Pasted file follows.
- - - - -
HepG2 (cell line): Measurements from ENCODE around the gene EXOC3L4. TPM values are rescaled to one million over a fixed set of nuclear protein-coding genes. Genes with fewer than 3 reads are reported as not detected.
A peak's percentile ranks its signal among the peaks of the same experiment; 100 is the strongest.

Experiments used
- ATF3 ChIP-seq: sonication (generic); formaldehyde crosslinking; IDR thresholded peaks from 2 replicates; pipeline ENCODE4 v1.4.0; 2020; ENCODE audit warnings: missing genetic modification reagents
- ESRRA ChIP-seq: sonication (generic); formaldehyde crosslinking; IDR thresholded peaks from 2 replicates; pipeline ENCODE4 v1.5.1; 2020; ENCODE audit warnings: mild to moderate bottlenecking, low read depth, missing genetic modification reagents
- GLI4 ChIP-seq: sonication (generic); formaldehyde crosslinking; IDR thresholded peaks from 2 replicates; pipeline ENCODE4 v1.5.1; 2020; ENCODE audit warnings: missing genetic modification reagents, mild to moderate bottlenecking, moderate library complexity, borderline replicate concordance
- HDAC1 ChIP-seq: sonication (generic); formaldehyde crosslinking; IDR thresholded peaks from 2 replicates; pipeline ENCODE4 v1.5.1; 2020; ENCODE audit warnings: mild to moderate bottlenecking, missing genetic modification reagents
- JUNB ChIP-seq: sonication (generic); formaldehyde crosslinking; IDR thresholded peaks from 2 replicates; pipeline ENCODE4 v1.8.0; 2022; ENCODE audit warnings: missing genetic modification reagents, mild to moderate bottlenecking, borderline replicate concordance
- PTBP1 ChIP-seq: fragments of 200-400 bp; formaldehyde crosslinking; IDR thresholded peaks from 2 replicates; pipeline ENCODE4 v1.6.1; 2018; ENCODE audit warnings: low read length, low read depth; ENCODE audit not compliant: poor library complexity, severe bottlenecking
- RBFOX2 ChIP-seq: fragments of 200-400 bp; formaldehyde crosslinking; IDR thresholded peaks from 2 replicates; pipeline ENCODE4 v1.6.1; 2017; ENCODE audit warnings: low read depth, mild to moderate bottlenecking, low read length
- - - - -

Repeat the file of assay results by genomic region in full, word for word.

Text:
HepG2 (cell line): Measurements from ENCODE around the gene EXOC3L4. TPM values are rescaled to one million over a fixed set of nuclear protein-coding genes. Genes with fewer than 3 reads are reported as not detected.
A peak's percentile ranks its signal among the peaks of the same experiment; 100 is the strongest.

Experiments used
- ATF3 ChIP-seq: sonication (generic); formaldehyde crosslinking; IDR thresholded peaks from 2 replicates; pipeline ENCODE4 v1.4.0; 2020; ENCODE audit warnings: missing genetic modification reagents
- ESRRA ChIP-seq: sonication (generic); formaldehyde crosslinking; IDR thresholded peaks from 2 replicates; pipeline ENCODE4 v1.5.1; 2020; ENCODE audit warnings: mild to moderate bottlenecking, low read depth, missing genetic modification reagents
- GLI4 ChIP-seq: sonication (generic); formaldehyde crosslinking; IDR thresholded peaks from 2 replicates; pipeline ENCODE4 v1.5.1; 2020; ENCODE audit warnings: missing genetic modification reagents, mild to moderate bottlenecking, moderate library complexity, borderline replicate concordance
- HDAC1 ChIP-seq: sonication (generic); formaldehyde crosslinking; IDR thresholded peaks from 2 replicates; pipeline ENCODE4 v1.5.1; 2020; ENCODE audit warnings: mild to moderate bottlenecking, missing genetic modification reagents
- JUNB ChIP-seq: sonication (generic); formaldehyde crosslinking; IDR thresholded peaks from 2 replicates; pipeline ENCODE4 v1.8.0; 2022; ENCODE audit warnings: missing genetic modification reagents, mild to moderate bottlenecking, borderline replicate concordance
- PTBP1 ChIP-seq: fragments of 200-400 bp; formaldehyde crosslinking; IDR thresholded peaks from 2 replicates; pipeline ENCODE4 v1.6.1; 2018; ENCODE audit warnings: low read length, low read depth; ENCODE audit not compliant: poor library complexity, severe bottlenecking
- RBFOX2 ChIP-seq: fragments of 200-400 bp; formaldehyde crosslinking; IDR thresholded peaks from 2 replicates; pipeline ENCODE4 v1.6.1; 2017; ENCODE audit warnings: low read depth, mild to moderate bottlenecking, low read length